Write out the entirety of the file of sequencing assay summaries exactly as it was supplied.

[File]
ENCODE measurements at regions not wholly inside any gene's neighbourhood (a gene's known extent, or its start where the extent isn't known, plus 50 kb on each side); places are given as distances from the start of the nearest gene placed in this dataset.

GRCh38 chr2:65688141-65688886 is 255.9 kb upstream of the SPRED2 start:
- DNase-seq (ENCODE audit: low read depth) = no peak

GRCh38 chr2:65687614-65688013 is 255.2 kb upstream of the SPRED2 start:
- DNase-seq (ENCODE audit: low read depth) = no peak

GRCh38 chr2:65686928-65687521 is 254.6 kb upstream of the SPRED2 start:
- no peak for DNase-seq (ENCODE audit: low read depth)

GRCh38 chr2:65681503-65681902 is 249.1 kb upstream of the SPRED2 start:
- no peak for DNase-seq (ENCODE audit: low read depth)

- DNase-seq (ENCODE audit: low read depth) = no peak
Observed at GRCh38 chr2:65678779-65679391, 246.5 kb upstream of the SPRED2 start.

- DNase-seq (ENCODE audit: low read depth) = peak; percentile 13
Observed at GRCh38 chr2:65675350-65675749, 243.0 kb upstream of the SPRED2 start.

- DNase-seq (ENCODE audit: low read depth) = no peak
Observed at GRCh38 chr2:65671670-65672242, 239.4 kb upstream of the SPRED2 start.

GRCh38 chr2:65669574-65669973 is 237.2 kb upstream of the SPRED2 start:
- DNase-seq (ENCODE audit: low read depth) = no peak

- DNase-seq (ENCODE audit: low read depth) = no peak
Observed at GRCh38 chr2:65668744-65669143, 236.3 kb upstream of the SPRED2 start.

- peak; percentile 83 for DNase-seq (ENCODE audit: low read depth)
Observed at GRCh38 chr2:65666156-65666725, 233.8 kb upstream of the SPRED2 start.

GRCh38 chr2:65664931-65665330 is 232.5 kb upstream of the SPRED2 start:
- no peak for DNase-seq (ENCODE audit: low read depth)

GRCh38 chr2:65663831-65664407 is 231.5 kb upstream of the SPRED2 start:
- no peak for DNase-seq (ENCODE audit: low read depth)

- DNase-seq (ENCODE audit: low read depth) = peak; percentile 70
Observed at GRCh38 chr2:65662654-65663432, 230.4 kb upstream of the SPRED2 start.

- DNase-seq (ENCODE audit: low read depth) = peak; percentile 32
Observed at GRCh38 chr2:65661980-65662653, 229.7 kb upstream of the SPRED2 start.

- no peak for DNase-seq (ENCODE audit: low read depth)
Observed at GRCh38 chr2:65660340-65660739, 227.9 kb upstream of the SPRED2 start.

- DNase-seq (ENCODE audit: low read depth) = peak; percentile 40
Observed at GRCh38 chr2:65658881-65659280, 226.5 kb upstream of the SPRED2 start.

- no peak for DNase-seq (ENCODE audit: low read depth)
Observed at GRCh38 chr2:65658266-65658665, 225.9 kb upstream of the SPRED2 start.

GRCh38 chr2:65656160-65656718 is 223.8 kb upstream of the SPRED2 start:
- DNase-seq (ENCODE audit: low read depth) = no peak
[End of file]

ENCODE measurements at regions not wholly inside any gene's neighbourhood (a gene's known extent, or its start where the extent isn't known, plus 50 kb on each side); places are given as distances from the start of the nearest gene placed in this dataset.

GRCh38 chr2:65688141-65688886 is 255.9 kb upstream of the SPRED2 start:
- DNase-seq (ENCODE audit: low read depth) = no peak

GRCh38 chr2:65687614-65688013 is 255.2 kb upstream of the SPRED2 start:
- DNase-seq (ENCODE audit: low read depth) = no peak

GRCh38 chr2:65686928-65687521 is 254.6 kb upstream of the SPRED2 start:
- no peak for DNase-seq (ENCODE audit: low read depth)

GRCh38 chr2:65681503-65681902 is 249.1 kb upstream of the SPRED2 start:
- no peak for DNase-seq (ENCODE audit: low read depth)

- DNase-seq (ENCODE audit: low read depth) = no peak
Observed at GRCh38 chr2:65678779-65679391, 246.5 kb upstream of the SPRED2 start.

- DNase-seq (ENCODE audit: low read depth) = peak; percentile 13
Observed at GRCh38 chr2:65675350-65675749, 243.0 kb upstream of the SPRED2 start.

- DNase-seq (ENCODE audit: low read depth) = no peak
Observed at GRCh38 chr2:65671670-65672242, 239.4 kb upstream of the SPRED2 start.

GRCh38 chr2:65669574-65669973 is 237.2 kb upstream of the SPRED2 start:
- DNase-seq (ENCODE audit: low read depth) = no peak

- DNase-seq (ENCODE audit: low read depth) = no peak
Observed at GRCh38 chr2:65668744-65669143, 236.3 kb upstream of the SPRED2 start.

- peak; percentile 83 for DNase-seq (ENCODE audit: low read depth)
Observed at GRCh38 chr2:65666156-65666725, 233.8 kb upstream of the SPRED2 start.

GRCh38 chr2:65664931-65665330 is 232.5 kb upstream of the SPRED2 start:
- no peak for DNase-seq (ENCODE audit: low read depth)

GRCh38 chr2:65663831-65664407 is 231.5 kb upstream of the SPRED2 start:
- no peak for DNase-seq (ENCODE audit: low read depth)

- DNase-seq (ENCODE audit: low read depth) = peak; percentile 70
Observed at GRCh38 chr2:65662654-65663432, 230.4 kb upstream of the SPRED2 start.

- DNase-seq (ENCODE audit: low read depth) = peak; percentile 32
Observed at GRCh38 chr2:65661980-65662653, 229.7 kb upstream of the SPRED2 start.

- no peak for DNase-seq (ENCODE audit: low read depth)
Observed at GRCh38 chr2:65660340-65660739, 227.9 kb upstream of the SPRED2 start.

- DNase-seq (ENCODE audit: low read depth) = peak; percentile 40
Observed at GRCh38 chr2:65658881-65659280, 226.5 kb upstream of the SPRED2 start.

- no peak for DNase-seq (ENCODE audit: low read depth)
Observed at GRCh38 chr2:65658266-65658665, 225.9 kb upstream of the SPRED2 start.

GRCh38 chr2:65656160-65656718 is 223.8 kb upstream of the SPRED2 start:
- DNase-seq (ENCODE audit: low read depth) = no peak